I know. I’m like, why do they do that at really inopportune times? I was like, Don’t you know that I do this stuff in August and January, like who are you people? But it can be those kinds of things that maybe don’t look as obvious as an opportunity, a new opportunity where it is something that, okay, this actually needs to get done. But it doesn’t have to take over, it, and sometimes we can’t, you know that everything kind of works towards encouraging us to do that. Sorry, I just realized the time. Okay. Oh, dang it. Okay, well, let me let’s do a quick wrap up. Well, I know that we said we had to do a super fast episode because we love TV. But if, I mean these are some of the ideas around thinking about how you plan out your year and kind of creating the ultimate CEO day for yourself, is there one last thing that you would love to leave the listeners with that you think is really helpful in kind of planning out their next year?

Melina Palmer 35:32
Yeah, to get out of your own way, for one, and like you were saying, I think there are really two sides to this. There is the, you know, going for a walk or journaling, or going and staying at an Airbnb by yourself, or whatever it is that you need to get out of your regular routine to do that big dreaming type of stuff. And then you need a separate occasion to be getting the tasks down. But give yourself enough room to think about what you want what that looks like, if you do vision boards or choosing your word of the year, but just really reflecting and having some time with yourself in one sitting. And then separately, as you have figured out what those top tasks are, to do the, like, make the list, prioritize the days, do that sort of stuff. But give each one enough breathing room so that you can be thoughtful with each.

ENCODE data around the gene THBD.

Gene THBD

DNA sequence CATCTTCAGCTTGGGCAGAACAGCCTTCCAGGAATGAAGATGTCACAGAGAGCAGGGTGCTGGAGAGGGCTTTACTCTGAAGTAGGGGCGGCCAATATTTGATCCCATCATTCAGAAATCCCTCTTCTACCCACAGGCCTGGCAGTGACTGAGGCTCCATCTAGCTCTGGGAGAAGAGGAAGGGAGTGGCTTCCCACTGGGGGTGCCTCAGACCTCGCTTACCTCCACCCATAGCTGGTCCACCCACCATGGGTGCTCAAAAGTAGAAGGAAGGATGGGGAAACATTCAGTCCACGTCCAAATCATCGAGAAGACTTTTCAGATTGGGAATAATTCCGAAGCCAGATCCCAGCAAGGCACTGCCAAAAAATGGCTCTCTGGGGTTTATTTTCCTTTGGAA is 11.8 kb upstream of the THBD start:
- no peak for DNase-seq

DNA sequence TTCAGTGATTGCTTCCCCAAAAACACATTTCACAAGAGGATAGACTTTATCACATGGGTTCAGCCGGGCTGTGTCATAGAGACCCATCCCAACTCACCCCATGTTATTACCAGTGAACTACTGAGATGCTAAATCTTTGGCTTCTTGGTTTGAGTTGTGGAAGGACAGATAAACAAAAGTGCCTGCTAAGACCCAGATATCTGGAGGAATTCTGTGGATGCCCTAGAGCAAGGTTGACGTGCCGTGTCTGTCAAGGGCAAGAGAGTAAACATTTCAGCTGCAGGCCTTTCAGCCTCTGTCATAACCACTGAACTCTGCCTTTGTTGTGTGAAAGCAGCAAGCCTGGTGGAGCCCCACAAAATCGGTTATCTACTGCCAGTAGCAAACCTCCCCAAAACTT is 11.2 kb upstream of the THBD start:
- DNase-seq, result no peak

Amber Hawley 36:23
Awesome. Thank you so much, Melina, for coming on and sharing all your wisdom. And if you want to find out more information about Melina where can they go?

Melina Palmer 36:34
As always, you can go to That has the p,odcast and my book. And you can also find me on the socials as The Brainy Biz, B-I-Z.

Amber Hawley 36:45
Wonderful. Thanks again, Melina.

Melina Palmer 36:47
Thank you.

Transcribed by